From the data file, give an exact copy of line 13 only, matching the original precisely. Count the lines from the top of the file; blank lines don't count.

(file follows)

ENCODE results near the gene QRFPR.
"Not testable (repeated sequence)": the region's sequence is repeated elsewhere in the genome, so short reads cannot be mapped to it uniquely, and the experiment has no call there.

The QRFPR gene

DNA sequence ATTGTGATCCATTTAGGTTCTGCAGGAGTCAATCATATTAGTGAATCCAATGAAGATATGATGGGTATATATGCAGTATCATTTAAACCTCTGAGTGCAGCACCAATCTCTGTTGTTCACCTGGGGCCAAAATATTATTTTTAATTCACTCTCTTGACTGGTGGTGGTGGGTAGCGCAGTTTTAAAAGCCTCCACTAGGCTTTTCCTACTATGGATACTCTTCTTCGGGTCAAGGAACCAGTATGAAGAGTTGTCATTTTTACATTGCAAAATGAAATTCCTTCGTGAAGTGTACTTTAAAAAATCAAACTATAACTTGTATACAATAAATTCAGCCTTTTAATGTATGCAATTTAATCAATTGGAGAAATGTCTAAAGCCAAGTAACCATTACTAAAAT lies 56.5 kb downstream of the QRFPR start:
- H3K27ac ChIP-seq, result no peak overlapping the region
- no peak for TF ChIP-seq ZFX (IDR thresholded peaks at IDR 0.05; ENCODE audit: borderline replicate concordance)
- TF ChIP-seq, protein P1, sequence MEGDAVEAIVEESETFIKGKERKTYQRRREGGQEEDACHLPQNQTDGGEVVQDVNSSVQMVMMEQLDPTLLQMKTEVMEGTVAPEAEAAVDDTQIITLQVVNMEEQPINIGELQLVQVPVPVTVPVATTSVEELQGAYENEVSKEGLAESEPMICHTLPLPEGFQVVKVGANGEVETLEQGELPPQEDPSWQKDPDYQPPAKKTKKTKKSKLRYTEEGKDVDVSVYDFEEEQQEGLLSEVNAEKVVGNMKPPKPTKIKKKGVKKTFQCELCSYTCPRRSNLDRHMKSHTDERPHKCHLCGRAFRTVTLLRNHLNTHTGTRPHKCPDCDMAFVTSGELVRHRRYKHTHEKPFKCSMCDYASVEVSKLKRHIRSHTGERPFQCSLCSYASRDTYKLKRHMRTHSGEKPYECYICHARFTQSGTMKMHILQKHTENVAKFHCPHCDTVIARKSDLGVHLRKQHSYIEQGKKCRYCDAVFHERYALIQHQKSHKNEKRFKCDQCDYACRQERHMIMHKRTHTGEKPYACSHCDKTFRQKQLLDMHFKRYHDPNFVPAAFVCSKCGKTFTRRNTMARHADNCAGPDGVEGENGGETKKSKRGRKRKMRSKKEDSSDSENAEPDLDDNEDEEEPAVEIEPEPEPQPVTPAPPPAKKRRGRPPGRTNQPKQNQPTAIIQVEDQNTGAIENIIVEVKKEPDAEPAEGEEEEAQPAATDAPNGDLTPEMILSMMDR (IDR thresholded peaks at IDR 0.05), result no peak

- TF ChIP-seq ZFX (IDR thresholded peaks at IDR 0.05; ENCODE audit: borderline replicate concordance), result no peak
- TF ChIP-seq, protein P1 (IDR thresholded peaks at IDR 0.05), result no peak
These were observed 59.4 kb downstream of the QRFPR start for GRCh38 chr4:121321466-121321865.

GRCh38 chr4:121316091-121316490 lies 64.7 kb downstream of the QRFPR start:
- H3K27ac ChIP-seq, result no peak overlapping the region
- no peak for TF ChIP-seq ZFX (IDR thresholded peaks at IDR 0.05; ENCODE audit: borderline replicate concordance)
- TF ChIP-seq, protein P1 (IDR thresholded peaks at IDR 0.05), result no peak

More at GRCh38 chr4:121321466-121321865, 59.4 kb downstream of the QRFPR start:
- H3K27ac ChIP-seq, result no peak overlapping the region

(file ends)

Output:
- no peak for TF ChIP-seq ZFX (IDR thresholded peaks at IDR 0.05; ENCODE audit: borderline replicate concordance)